We like to think that basketball coaches are masters of the recruiting game, and that there is no inefficiency in recruiting – there is no Moneyball-like solution to the challenges that recruiting presents. In June of 2011, Drew Cannon of Basketball Prospectus wrote an article about recruiting and geography. The article was so good that I wanted to apply its conclusions to women’s college basketball. Are there areas of the United States that are significantly under-recruited or over-recruited?
Assumptions of the model
In order to answer this question, Cannon had to make some basic assumptions.
1. Talent can differ by state – some states might not produce a lot of Division I players because the state does not have a good basketball culture, or because some other sport is more popular, or any number of other reasons. Cannon assumes that the number of “high major” players a state produces is a good estimate of the state’s talent level. By “high major” we mean the traditional power conferences – the ACC, the Big 10, Big 12, Pac-12, Big East and SEC.
2. We have to deal with the issue of walk-ons. This can be handled by looking at the number of Division I schools in the state, each of which might have some local walk-ons on the roster.
3. Talent might be dependent on the state’s population. This might clash with assumption #1 above, that each state has its own level of talent and can produces as many (or as few) D-I players as necessary. We will test this assumption in our regression.
Cannon then ran a multiple regression on these data points – basically, the idea is that if you know the number of D-I high major players from a state, the number of D-I schools from a state, and the state’s population, then those three numbers should mathematically determine the fourth number which is the total number of D-I players that a state should produce – if the regression states that there is some relationship. We compare that number with the actual number of players produced by the state, and that number will tell us if a state is over-recruited or under-recruited.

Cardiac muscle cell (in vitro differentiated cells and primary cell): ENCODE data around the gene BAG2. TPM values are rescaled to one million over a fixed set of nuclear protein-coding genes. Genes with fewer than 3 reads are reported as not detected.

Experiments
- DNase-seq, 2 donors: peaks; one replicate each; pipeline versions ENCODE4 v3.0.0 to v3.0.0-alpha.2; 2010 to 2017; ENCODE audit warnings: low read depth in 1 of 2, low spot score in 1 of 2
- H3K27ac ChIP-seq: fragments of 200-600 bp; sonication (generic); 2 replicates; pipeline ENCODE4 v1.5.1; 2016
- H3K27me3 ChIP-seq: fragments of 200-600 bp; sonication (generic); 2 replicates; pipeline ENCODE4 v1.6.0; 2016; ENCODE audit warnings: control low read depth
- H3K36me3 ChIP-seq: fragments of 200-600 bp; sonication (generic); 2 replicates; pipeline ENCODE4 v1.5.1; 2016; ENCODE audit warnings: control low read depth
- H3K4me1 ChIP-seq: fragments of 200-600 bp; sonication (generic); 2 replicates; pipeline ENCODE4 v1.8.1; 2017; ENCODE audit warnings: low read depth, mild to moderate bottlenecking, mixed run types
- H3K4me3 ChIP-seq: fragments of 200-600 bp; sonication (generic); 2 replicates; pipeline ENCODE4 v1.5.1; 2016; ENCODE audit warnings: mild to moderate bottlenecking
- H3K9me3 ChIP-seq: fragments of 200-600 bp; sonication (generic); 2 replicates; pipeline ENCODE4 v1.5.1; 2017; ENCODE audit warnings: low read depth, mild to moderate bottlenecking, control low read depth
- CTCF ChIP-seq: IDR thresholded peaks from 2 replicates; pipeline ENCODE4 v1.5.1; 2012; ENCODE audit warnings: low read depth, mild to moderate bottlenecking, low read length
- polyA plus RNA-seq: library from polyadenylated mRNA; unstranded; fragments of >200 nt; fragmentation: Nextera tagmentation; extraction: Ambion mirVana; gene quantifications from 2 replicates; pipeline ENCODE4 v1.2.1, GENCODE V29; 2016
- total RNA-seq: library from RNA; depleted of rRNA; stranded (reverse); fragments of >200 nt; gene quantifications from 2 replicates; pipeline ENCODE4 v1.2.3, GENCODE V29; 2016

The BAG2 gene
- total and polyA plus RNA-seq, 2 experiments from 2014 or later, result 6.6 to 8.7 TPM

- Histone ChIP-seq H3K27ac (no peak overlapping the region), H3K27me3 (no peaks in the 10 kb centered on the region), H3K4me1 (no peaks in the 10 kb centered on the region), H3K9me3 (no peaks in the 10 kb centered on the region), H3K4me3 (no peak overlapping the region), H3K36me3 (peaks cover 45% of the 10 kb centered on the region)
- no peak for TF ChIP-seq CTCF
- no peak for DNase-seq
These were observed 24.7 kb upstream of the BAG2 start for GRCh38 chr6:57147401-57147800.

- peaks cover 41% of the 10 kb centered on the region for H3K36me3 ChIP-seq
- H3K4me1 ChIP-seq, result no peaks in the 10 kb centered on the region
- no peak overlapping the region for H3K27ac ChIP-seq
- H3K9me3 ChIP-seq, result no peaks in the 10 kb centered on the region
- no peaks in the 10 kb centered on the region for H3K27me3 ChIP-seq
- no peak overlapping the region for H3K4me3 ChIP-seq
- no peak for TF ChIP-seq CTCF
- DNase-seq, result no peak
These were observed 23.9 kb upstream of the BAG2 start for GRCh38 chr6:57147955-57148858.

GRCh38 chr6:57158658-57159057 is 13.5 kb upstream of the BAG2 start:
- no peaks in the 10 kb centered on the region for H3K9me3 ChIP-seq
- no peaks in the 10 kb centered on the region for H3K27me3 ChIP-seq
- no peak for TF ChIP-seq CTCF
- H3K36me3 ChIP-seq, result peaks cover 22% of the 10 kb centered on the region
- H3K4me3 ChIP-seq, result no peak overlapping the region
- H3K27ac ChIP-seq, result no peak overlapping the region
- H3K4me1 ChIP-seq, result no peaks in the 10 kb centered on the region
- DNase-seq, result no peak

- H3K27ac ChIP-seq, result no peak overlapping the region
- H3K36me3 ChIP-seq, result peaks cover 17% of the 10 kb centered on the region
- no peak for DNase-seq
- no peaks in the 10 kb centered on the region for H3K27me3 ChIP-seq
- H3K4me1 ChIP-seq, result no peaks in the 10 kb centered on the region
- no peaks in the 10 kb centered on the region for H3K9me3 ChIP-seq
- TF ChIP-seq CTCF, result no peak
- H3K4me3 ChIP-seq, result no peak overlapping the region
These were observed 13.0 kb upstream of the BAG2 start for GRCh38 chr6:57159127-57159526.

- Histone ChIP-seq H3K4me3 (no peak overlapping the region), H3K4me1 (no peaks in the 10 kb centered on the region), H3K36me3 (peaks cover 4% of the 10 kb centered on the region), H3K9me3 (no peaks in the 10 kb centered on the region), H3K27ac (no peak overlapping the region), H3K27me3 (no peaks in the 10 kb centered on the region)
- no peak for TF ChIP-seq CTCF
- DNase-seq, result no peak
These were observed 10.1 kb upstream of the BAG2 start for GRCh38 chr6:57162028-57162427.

Getting the data
All of the data was obtained from wbbstate.com. (If you haven’t paid for a site membership, I highly recommend it.) The data, unfortunately, isn’t in one place and this required 345 individual cut-and-pastes. Each team’s roster lists the player’s name and what is listed as her hometown.
The data, however, was not perfect. Some players were listed twice under slightly different names. Other players had to be looked up individually due to data formatting issues. Sometimes when you visited a college’s website to verify data, you found players on the roster that were not on wbbstate’s roster, or vice-versa.
As we say in the risk profession, I do not believe that any data errors are material errors and should not affect the results too much. There was a wealth of data – 4,387 players in total – which might be the source of another article or two.
Results of the regression
Once you run the regression you get a formula that looks like this:
Total Projected Players = 3.20*(Number of D-I High Major Players) + 4.43*(Number of D-I Schools in State) + (1/23,676,596)*(2012 Population of State) – 4.25
Note that fraction, which is so close to zero as makes no difference – the effect of state population is negligible.
We then compare total projected players to actual players to come up with our conclusions. So which states are the most under-recruited?
1. Alabama (67 total D-I players, 110.6 projected)
2. New York (152 total, 194.4 projected)
3. Iowa (46 total, 78.7 projected)
4. South Carolina (50 total, 81.0 projected)
5. Texas (370 total, 398.5 projected)
In the initial article, Cannon had some theories for why certain states were under-recruited. His regression was performed on men’s college basketball, but the same conclusions likely apply to the women’s game.
* New York: Cannon’s theory was that when a college basketball coach comes to New York, “New York” means New York City – it’s an area of high population density with a lot of basketball talent. Why go to New York and not go to New York City? The problem with this line of thinking is that you miss the rest of the state, with cities like Buffalo, Albany and Rochester. The players in upstate New York get overlooked.